My school requires books to be marked every two weeks (one piece of work to be deep marked) with written feedback the pupils respond to. Books of students with SEN have to be marked every week minimum.
However I have also worked in schools that never mark the books but mark an assessed pice of work every other week instead that goes into a folder. You need to find out what their marking policy is in the school.

lellio Wed 23-Nov-16 20:55:12

Our policy is 6 times a year for most subjects, 10 for English, maths, science. Marking every two weeks lends itself to tick/flick or the same comments for everyone.

SorryNotSorry Wed 23-Nov-16 20:56:43

I mark every book for every lesson I am primary so it's only 30 children but still about 120 books a day.
Secondary marking confuses me, how will they do these assessments if they do not have academic guidance in the lead up to it.

Trifleorbust Wed 23-Nov-16 20:59:42

So already from the thread it's clear that there is great variety in terms of what different schools consider adequate (hands up - am a teacher, so I knew this). Some schools consider book marking to be a total waste of time compared to thorough lesson planning, assessment in the classroom and verbal feedback. In others written feedback is king. The marking policy will usually be available on the school website but do check it is up to date.

Trifleorbust Wed 23-Nov-16 21:02:14

SorryNotSorry: Primary marking policies are nuts confused

Ofsted care more about meaningful feedback than they do about red pen. So you can use AFL strategies, verbal feedback to students, peer feedback, whole class feedback, self-assessment and so on. What matters is whether the student understands what they need to do to make progress.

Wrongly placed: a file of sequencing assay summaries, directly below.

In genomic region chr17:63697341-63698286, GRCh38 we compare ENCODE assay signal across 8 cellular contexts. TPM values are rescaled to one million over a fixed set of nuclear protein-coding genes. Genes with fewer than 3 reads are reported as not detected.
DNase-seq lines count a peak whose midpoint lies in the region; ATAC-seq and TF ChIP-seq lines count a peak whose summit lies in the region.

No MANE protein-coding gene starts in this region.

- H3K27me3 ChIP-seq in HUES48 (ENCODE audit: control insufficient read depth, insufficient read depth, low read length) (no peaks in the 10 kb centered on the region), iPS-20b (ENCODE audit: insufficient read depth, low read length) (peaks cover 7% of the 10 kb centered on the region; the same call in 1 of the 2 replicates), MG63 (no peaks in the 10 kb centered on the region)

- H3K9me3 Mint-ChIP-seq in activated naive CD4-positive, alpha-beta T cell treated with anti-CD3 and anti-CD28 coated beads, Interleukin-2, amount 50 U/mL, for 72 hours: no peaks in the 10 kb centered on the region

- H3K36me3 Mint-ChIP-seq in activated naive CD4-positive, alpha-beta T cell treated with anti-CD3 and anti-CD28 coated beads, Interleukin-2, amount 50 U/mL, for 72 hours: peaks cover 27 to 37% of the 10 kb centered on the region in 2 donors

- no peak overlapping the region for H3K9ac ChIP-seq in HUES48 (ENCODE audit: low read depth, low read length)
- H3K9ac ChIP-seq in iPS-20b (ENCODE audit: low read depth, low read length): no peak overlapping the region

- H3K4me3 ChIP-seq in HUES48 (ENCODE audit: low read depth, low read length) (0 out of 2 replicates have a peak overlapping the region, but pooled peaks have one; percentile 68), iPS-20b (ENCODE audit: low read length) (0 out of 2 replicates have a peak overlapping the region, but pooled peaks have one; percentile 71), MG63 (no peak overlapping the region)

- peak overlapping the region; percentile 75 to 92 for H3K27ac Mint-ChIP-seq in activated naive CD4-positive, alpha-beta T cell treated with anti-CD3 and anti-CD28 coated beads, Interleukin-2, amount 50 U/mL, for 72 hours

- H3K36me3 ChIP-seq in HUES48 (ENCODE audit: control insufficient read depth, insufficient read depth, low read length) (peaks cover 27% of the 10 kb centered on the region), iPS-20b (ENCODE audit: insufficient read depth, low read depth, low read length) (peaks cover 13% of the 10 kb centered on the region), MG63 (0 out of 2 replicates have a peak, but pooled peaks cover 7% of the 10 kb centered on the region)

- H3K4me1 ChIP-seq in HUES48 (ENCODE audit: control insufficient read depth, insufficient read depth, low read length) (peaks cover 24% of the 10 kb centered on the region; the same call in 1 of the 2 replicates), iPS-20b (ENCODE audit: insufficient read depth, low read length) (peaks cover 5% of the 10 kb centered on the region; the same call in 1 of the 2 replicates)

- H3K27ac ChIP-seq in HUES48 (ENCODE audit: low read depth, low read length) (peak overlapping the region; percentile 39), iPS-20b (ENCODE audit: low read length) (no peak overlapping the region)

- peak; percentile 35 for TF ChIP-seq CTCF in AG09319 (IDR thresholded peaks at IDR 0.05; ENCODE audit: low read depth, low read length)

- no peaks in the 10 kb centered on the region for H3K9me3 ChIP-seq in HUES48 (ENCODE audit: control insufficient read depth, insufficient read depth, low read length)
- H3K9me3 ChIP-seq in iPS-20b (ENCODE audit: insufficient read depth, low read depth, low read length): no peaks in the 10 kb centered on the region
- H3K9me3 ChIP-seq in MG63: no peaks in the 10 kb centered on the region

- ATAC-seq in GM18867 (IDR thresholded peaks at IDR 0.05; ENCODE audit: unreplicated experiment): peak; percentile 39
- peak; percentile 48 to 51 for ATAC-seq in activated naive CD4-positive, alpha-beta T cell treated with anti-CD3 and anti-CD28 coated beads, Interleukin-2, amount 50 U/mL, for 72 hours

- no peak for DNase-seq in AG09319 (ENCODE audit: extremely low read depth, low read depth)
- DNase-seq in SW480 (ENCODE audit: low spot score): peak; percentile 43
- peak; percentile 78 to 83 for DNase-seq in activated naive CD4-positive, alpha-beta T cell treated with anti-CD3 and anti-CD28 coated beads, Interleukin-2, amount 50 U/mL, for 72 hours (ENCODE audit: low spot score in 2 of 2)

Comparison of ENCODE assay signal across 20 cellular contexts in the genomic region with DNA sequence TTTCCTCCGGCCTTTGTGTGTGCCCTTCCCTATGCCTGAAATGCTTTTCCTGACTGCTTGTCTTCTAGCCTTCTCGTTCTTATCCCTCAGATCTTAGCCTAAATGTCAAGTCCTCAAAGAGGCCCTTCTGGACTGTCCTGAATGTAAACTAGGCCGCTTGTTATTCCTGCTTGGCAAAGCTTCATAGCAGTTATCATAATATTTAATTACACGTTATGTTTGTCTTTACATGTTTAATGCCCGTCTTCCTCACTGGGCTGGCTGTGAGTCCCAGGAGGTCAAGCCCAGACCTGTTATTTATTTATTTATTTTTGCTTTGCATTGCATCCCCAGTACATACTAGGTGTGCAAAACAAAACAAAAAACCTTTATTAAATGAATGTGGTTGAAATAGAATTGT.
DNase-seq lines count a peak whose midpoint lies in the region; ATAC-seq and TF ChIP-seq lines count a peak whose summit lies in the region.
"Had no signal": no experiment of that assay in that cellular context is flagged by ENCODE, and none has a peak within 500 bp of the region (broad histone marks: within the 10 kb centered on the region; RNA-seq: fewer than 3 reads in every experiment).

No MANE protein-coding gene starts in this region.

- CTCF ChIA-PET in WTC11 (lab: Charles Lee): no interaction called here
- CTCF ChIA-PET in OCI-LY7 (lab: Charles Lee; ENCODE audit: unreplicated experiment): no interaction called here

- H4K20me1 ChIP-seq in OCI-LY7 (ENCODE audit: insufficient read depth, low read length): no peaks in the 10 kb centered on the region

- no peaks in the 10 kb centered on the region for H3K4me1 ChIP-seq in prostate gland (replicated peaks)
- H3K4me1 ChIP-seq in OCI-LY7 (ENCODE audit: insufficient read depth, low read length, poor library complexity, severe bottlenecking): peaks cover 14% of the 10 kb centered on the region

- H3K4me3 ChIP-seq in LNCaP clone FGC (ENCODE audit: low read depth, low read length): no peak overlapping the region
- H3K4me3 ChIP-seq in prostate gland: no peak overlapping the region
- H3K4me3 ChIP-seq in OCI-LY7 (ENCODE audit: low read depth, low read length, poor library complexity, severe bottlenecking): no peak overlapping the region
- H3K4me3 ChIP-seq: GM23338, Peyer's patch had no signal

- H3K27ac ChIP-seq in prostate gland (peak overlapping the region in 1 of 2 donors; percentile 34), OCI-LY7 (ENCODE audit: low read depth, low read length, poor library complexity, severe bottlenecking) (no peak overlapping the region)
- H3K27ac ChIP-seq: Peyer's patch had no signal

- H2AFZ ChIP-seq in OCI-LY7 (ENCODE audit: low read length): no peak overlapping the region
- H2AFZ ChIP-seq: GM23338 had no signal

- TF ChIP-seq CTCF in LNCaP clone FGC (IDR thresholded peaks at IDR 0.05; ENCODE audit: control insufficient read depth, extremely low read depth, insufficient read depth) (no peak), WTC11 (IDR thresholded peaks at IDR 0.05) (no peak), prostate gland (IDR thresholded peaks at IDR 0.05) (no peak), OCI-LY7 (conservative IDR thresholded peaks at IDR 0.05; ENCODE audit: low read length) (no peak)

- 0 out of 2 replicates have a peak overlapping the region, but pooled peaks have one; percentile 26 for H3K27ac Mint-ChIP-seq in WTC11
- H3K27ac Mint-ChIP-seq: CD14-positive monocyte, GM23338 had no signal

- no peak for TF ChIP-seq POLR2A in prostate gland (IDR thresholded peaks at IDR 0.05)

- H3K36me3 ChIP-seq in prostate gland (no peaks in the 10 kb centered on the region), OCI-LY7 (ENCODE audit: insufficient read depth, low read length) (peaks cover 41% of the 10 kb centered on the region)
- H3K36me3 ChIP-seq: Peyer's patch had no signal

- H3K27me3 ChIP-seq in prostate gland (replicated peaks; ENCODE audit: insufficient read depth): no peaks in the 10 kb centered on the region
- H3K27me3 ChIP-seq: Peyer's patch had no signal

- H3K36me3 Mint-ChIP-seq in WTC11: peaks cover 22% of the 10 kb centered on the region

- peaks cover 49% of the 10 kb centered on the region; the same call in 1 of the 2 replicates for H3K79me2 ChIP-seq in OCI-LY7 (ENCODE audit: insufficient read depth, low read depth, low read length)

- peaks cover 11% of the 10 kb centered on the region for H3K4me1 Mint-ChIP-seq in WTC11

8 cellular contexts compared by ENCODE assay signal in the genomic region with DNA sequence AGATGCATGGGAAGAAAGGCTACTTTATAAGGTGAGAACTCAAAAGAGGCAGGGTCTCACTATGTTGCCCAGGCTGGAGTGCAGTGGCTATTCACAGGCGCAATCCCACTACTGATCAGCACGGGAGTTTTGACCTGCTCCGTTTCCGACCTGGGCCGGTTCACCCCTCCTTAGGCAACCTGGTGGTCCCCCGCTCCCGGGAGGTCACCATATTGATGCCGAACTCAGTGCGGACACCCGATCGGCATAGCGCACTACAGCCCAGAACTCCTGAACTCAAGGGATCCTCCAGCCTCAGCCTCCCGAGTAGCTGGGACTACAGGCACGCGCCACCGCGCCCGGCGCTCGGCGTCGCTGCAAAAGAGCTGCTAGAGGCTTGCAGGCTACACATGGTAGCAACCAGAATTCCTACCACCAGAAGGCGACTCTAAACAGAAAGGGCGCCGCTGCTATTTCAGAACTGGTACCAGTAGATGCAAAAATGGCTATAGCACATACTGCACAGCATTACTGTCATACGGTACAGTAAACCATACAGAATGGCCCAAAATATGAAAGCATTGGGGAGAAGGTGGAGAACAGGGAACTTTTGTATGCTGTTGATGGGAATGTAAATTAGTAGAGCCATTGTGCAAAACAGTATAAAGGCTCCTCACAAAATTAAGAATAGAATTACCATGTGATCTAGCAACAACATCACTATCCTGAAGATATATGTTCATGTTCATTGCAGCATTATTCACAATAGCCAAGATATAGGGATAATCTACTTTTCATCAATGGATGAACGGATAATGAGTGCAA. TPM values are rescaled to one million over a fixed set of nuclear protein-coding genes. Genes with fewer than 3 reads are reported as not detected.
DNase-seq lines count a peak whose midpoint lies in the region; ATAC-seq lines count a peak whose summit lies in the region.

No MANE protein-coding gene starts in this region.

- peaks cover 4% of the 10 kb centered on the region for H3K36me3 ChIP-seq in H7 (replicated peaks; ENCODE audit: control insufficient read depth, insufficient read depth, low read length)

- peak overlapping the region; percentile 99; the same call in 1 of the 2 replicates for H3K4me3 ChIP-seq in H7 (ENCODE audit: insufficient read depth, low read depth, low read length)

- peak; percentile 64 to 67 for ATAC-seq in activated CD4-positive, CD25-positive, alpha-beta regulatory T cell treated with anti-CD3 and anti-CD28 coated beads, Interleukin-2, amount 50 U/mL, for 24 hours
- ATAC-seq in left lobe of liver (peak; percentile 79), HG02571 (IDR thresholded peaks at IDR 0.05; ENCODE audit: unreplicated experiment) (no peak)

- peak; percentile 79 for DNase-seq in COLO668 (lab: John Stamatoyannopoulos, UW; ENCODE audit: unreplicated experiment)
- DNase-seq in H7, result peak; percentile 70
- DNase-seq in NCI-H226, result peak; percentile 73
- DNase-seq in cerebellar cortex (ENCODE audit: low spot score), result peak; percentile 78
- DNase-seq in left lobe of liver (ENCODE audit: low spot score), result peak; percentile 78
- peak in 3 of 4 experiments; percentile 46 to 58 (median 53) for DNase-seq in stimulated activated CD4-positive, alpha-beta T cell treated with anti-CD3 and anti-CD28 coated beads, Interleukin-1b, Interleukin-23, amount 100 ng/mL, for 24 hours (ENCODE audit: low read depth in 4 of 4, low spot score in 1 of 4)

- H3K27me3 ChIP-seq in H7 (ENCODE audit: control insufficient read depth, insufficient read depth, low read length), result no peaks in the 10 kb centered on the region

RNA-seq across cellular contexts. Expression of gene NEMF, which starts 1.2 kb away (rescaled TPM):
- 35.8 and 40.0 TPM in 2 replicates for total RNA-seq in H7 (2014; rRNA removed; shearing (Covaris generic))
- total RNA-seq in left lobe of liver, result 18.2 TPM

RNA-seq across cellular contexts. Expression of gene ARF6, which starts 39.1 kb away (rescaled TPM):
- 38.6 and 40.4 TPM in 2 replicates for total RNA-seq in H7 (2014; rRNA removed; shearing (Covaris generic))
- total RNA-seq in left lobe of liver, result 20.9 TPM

cardibach Wed 23-Nov-16 21:03:36

I'm confused by primary marking. If you mark 120 books a day at even 2 minutes each that's 4 hours. there won't be time for any good planning left in the day. And two minutes marking per book can't give any 'academic guidance' anyway.
I mark books about once a fortnight - a bit more often on occasion if there is a reason from r it, a bit less often for non-exam classes in the run up to external exams. I'm an English teacher. I write detailed advice and extending questions on at least one piece of work each time I mark and pupils are expected (and given time) to respond to my questions and suggestions.

Cabbagesandcustard Wed 23-Nov-16 21:04:54

Thanks everyone - a varied picture then it seems?...The school has an outstanding Ofsted so I can only assume they run a "tight ship" - but is generally very poor with communicating anything with parents (I have older DC there) so hard to know what any marking policy is.... however they do set a lot of homework and it galls me that it's so rarely marked when I've seen the effort that's gone into it. Also, there are things in her book that I can see are plain wrong - makes life difficult when she's been told to revise for a test (as tonight) and her own notes are all she has to revise from (no text books).